CI Pipeline

Local deployment

Time spent waiting for feedback

12 mins (or 0.2 hours)

3 mins or (0.05 hours)

Changes per hour

4–5 changes

20–30 changes

Typical time to resolution*

2 hours

30 mins

Time saved in a month*

2 developer days (15 hours)

*The assumption is that the fix required 10 tries.

To summarize, If the development team were required to apply fixes or changes to their deployment 10 times in a month, without a local deployment, it would require, on average, 20 development hours or 2.5 days. However, by having a local deployment, it would take just 5 hours. We saved 2 days per month, or approximately 10 percent in productivity. 

ROI analysis of local deployment  

Setting up a local deployment requires an up-front cost. When working with customers, we must always do a cost-benefit analysis to determine whether this is a worthwhile investment based on their particular circumstances. 

To answer that question, first we need to answer this question: How long does it take to deploy a local Kubernetes cluster?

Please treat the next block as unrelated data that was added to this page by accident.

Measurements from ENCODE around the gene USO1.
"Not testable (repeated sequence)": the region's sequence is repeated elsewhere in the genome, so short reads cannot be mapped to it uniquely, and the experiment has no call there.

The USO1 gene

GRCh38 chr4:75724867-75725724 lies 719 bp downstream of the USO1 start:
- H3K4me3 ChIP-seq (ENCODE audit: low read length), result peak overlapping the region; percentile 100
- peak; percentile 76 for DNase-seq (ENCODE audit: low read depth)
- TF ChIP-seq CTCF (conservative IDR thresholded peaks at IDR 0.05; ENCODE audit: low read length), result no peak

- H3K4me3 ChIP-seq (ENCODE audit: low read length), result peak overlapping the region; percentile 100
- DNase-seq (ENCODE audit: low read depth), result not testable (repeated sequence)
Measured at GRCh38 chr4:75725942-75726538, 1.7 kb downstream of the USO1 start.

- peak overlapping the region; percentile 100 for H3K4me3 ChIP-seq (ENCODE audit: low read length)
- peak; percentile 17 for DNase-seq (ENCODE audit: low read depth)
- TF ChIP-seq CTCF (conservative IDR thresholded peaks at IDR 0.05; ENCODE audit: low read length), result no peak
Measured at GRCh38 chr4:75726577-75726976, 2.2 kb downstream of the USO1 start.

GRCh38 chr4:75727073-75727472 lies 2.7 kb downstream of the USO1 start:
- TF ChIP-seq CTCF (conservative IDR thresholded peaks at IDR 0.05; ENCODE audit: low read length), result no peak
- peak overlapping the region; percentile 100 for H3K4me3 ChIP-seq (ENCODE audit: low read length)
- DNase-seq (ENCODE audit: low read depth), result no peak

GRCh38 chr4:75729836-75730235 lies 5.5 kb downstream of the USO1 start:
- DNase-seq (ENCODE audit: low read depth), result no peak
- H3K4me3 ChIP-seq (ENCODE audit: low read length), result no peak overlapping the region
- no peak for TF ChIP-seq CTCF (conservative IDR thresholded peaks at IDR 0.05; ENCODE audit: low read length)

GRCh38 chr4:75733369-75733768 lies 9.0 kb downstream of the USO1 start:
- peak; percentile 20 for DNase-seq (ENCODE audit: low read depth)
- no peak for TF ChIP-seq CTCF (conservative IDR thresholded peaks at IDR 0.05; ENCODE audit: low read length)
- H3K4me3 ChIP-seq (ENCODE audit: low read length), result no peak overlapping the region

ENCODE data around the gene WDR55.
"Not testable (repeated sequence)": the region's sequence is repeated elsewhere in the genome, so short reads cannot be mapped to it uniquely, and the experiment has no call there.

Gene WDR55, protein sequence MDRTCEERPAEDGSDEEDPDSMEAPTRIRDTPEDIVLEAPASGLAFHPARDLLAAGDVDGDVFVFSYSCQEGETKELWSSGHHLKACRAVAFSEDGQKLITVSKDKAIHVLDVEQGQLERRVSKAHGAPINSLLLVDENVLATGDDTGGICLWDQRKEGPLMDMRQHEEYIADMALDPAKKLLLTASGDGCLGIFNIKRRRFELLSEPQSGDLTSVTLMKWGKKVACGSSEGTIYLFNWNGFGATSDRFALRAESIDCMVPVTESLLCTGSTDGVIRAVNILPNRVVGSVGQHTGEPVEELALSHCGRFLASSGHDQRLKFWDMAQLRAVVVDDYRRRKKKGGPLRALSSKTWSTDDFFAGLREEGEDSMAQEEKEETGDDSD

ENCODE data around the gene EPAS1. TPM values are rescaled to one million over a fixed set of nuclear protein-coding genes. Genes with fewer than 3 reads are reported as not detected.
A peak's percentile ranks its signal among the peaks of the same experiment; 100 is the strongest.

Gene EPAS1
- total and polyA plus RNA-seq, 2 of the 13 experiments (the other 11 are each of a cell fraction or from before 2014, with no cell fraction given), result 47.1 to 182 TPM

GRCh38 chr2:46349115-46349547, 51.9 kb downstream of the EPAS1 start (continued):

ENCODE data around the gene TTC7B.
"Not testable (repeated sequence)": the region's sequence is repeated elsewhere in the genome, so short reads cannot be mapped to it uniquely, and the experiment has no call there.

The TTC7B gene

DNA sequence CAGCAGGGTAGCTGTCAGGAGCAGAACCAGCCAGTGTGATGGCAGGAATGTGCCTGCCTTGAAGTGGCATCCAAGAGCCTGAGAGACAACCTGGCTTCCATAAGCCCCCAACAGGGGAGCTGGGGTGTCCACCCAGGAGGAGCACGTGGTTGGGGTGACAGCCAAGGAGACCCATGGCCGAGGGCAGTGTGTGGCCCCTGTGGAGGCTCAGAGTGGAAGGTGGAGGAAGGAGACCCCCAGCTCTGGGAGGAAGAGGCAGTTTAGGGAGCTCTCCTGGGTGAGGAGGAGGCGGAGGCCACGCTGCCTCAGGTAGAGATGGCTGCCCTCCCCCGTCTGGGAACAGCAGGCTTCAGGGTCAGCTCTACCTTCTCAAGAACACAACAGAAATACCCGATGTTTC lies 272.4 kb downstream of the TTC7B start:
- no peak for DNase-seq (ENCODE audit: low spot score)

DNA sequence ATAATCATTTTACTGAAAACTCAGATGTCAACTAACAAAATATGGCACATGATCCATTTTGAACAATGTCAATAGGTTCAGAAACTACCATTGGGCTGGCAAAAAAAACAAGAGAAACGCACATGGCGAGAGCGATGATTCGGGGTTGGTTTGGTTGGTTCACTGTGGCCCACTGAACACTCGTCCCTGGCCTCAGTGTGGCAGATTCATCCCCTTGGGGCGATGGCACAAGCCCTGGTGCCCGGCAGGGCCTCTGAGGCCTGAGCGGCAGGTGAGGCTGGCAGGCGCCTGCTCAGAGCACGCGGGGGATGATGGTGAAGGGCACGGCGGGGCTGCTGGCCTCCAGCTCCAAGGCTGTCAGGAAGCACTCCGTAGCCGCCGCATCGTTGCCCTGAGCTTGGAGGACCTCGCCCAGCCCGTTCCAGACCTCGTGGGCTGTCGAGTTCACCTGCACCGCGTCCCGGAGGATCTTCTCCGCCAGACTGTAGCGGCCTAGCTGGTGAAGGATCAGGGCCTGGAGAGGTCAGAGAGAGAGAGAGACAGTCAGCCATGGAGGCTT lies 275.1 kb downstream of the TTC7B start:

In this engagement we deployed a local end-to-end deployment with tests within one business day. This was done on a vanilla RHEL8 (Redhat Enterprise 8.2) image in a secured environment behind a corporate proxy. The actual time to deploy the local Kubernetes cluster was only a fraction of the total time to achieve an end-to-end deployment. Therefore we can conclude that a simple local Kubernetes environment can be achieved within hours.

The table below shows how much time would be spent per deployment, factoring in 0.5 days for the initial deployment and the figures from the table above of 0.2 hours and 0.05 hours for the time spent waiting when using the CI pipeline and local deployment respectively:

Plotting this on a graph, the results are obvious. When factoring the time invested in deploying a local Kubernetes cluster, we were able to achieve a positive ROI after the third deployment fix or change. After 10 changes, the team had saved a whole day.

For some software projects, you may need to deploy to your Kubernetes infrastructure only once or twice. Most of the time, however, changes in application deployments are a matter of when—not if—they will happen. Using local Kubernetes clusters can help development teams adjust their deployment process efficiently in order to maximize productivity.